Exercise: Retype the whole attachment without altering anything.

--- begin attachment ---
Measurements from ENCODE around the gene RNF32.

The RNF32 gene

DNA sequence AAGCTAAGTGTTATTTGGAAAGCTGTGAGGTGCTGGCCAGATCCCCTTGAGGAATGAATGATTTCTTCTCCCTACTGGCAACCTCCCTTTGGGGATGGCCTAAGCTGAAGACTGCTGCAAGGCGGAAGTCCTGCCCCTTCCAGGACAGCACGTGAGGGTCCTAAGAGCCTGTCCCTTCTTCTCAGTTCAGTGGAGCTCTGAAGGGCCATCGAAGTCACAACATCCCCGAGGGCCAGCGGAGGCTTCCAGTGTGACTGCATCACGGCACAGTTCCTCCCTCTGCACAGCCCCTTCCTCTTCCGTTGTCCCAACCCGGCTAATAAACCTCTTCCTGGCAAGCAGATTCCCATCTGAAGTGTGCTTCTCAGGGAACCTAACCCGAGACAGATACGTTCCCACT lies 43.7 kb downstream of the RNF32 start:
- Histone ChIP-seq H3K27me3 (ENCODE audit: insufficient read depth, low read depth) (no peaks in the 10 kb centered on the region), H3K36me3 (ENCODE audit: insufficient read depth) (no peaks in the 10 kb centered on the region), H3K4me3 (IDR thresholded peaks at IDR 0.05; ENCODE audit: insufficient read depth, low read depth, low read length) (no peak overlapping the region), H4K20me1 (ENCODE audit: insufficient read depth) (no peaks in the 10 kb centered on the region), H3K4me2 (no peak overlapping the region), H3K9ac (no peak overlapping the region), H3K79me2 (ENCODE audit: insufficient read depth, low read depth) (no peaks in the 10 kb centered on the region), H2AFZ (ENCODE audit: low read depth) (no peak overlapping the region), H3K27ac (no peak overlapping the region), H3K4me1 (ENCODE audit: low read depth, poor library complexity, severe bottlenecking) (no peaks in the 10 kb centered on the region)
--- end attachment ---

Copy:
Measurements from ENCODE around the gene RNF32.

The RNF32 gene

DNA sequence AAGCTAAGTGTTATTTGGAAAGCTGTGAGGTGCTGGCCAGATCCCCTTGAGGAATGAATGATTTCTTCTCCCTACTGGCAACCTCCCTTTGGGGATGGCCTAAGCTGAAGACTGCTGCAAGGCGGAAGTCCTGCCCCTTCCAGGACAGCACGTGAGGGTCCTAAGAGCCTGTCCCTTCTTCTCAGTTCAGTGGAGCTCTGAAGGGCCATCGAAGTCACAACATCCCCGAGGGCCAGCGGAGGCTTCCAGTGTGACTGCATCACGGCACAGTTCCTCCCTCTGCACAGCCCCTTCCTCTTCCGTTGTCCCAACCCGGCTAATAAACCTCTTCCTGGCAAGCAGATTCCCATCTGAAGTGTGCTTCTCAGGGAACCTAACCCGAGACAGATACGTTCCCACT lies 43.7 kb downstream of the RNF32 start:
- Histone ChIP-seq H3K27me3 (ENCODE audit: insufficient read depth, low read depth) (no peaks in the 10 kb centered on the region), H3K36me3 (ENCODE audit: insufficient read depth) (no peaks in the 10 kb centered on the region), H3K4me3 (IDR thresholded peaks at IDR 0.05; ENCODE audit: insufficient read depth, low read depth, low read length) (no peak overlapping the region), H4K20me1 (ENCODE audit: insufficient read depth) (no peaks in the 10 kb centered on the region), H3K4me2 (no peak overlapping the region), H3K9ac (no peak overlapping the region), H3K79me2 (ENCODE audit: insufficient read depth, low read depth) (no peaks in the 10 kb centered on the region), H2AFZ (ENCODE audit: low read depth) (no peak overlapping the region), H3K27ac (no peak overlapping the region), H3K4me1 (ENCODE audit: low read depth, poor library complexity, severe bottlenecking) (no peaks in the 10 kb centered on the region)